9. And then we have real limitations of mobile networks -- these are real physical limitations with no "fixes/updates/upgrades" to come within the next 20-30 years. Most mobile service providers can barely hand 3G traffic, let alone 4G LTE. And getting a stable 4G LTE signal ... good luck.

    The only way you'll get folks off WinXP or Win7 is if Microsoft release an "update" that starts to make the OS fail or not work so well with new technologies like USB 3, Thunderbolt, etc. -- this is how Apple gets folks to buy new iPhones, they release a new iOS version that cripple's their older technology phones. Problem here is that Microsoft isn't selling much hardware.

    Ignorance isn't bliss, and Windows 8 might just be the final straw that broke the camel's back -- I honestly don't understand why Ballmer is still heading up MS. Most CEOs would be voted off the island with so many repeated years on flat lining and regular product failures.

    • Glen
      October 15, 2012 at 7:46 am

      I totaly agree wth u Rob! Most Windows users r still using XP n only recently hav started moving to Windows 7 cos it's in many ways a great improvement on XP and even allows simulating the best features of XP thru Windows 7. I myself started using Win 7 abt a year back, but still hav XP as a dual boot option on my HD. Few folks wud start wanting 2 use such a drastically different OS like Win 8, which has several shortcomings n takes a lot of time 2 get used 2 n at least 2 me isn't very visually appealing either! However, I jst think Microsoft r being true 2 their usual alternate Hit n Shit approach 2 Windows versions! Windows 9 shud b better than this!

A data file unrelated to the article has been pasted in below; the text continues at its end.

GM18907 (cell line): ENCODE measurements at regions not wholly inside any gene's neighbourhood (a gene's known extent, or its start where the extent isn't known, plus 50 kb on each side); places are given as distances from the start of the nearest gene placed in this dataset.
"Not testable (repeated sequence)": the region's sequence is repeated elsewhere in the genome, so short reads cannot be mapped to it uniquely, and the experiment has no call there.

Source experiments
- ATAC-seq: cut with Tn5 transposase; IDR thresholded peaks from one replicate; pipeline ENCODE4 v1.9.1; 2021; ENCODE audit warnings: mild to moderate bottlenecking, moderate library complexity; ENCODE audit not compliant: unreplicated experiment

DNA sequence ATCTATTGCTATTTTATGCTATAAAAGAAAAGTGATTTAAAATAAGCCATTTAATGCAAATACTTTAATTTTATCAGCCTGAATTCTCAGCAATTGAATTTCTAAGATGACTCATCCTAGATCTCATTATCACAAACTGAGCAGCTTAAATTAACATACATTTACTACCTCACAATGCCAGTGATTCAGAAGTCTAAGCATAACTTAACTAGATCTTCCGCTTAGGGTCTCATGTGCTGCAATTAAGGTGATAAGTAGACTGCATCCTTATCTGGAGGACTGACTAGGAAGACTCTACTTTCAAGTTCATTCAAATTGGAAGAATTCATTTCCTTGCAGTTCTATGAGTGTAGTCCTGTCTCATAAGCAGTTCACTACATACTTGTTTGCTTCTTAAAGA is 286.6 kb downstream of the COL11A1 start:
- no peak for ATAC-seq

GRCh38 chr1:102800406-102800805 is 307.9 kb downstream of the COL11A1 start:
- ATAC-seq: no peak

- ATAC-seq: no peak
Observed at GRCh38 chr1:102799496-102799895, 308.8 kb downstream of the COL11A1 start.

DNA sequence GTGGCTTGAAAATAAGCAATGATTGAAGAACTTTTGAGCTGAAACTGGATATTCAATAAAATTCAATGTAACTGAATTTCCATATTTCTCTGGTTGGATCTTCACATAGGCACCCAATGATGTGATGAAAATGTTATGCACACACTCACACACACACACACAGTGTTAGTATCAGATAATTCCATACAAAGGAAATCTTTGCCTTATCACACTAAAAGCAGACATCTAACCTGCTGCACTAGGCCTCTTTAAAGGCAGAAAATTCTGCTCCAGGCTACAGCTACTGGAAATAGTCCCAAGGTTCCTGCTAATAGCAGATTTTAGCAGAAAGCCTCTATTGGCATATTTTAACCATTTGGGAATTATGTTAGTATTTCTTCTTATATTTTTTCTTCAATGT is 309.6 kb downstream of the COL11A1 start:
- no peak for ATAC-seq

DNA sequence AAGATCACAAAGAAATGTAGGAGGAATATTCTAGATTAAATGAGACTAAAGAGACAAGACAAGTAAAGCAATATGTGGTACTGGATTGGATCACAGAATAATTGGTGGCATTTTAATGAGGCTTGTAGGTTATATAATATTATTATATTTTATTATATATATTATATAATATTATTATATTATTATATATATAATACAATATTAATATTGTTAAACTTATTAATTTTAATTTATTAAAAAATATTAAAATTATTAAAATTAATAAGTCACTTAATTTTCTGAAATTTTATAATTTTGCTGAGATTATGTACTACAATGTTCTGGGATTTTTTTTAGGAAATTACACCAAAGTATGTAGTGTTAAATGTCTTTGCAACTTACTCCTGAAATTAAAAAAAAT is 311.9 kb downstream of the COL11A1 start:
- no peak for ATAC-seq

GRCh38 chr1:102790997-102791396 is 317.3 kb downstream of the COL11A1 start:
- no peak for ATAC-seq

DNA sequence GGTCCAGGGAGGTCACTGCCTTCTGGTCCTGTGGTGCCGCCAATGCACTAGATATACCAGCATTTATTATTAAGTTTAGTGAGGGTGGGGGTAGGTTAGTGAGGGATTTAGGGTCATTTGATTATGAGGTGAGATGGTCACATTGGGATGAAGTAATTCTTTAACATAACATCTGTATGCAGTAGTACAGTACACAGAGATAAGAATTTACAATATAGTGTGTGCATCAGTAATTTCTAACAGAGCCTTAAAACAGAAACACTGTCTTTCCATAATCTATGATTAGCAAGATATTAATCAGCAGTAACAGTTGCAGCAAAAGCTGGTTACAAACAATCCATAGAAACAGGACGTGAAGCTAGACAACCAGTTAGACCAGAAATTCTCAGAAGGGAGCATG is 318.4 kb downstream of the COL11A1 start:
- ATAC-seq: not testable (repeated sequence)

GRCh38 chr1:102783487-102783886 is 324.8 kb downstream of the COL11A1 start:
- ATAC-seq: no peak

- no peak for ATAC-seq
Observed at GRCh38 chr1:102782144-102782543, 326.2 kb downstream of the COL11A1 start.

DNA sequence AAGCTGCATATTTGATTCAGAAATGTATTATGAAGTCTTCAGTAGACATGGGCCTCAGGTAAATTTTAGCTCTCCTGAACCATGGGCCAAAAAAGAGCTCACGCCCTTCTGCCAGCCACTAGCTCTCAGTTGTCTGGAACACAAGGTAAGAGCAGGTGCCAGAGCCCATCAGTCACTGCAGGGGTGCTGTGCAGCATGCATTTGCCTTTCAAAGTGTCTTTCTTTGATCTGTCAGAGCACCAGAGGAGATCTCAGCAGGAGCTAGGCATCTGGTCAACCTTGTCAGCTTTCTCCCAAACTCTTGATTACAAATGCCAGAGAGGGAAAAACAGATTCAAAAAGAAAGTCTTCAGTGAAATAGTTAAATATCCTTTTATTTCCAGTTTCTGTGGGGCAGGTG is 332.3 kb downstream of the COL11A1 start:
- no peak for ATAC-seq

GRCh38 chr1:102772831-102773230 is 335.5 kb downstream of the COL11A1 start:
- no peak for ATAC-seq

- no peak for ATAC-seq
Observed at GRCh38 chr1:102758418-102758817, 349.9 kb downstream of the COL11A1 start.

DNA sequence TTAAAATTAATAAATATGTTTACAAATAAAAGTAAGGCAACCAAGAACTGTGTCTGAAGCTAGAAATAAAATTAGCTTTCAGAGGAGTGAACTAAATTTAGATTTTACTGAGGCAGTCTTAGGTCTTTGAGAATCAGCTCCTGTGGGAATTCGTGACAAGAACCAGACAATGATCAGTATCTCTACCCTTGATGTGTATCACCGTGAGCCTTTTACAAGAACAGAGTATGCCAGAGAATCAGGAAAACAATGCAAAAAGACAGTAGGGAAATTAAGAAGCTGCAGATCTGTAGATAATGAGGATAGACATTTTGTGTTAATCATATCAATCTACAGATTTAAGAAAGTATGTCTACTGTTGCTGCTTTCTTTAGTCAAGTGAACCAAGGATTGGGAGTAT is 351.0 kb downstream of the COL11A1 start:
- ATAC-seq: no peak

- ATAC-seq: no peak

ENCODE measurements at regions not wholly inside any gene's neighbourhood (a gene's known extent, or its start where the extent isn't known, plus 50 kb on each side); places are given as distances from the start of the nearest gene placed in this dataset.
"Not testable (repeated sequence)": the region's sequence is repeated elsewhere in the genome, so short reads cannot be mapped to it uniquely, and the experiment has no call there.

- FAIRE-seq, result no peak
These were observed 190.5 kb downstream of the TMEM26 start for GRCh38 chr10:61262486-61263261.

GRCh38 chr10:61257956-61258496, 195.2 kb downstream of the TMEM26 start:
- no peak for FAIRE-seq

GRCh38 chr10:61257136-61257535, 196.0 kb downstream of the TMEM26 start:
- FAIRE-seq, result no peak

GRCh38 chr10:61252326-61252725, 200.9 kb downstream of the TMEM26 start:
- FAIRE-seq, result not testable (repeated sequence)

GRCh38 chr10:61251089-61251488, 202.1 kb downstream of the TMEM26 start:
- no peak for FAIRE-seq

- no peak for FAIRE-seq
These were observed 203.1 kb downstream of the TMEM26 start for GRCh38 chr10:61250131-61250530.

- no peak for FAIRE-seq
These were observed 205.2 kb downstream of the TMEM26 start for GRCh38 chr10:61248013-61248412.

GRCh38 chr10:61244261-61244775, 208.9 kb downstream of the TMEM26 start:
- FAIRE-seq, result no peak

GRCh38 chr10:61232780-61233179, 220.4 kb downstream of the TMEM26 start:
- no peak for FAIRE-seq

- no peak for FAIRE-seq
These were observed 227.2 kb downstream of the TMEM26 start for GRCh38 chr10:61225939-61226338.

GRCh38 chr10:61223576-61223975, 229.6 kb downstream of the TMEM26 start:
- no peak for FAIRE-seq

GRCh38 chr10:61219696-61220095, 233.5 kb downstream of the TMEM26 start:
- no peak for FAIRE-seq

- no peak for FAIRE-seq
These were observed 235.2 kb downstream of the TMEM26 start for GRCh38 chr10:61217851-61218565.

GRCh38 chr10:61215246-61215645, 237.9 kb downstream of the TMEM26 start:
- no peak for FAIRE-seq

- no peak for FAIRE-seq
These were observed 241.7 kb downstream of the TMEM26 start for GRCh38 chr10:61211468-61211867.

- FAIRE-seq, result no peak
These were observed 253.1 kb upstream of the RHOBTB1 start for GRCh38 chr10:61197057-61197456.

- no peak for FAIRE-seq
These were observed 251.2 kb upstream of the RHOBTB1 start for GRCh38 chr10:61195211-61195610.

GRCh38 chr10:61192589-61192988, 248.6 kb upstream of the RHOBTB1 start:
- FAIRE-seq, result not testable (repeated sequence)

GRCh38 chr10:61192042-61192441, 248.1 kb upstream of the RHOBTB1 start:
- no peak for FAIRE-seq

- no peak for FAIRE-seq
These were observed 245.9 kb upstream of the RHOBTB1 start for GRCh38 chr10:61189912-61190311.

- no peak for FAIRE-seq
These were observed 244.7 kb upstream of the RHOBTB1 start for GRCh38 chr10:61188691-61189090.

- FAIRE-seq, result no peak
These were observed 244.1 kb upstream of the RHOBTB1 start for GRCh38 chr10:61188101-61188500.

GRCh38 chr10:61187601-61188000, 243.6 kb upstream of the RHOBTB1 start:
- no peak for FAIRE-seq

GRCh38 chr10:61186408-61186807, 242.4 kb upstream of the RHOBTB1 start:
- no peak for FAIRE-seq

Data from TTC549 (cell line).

4. hoppy
    October 8, 2012 at 12:09 pm

    I simply can't believe some people's views in calling this article bad or non professional!
    A think he has hit the nail right on the head, Windows 8 for a desktop is a complete waste of time and money and a step in the wrong direction for people who actually use a pc to get work done.
    Anyone who thinks 8 is a proper upgrade from 7 on a desktop needs a check above the neck and clearly has no clue about at what they are on about..

    A ran 8 for a few weeks on my old desktop and a have to say it was awful, having a OS with a split personality was hard work.
    Am sure on a tablet it will do fine so why did MS not just build a tablet OS for a tablet device rather than a one size fits all OS, am sure virus coders nearly wet themselves at that news.

    Why have MS not allowed me to switch off Metro and enable my usual start menu, are MS taking a leaf from Apple's book, bad idea, Apple users are very different from Windows users.
    However credit to Apple for producing a tablet that people actually wanted, it has a nice tweaked light OS with an app store powering it, Apple don't have to worry about dragging a 1000 years of legacy apps or dictate to 90% of desktop users that this is the way to go.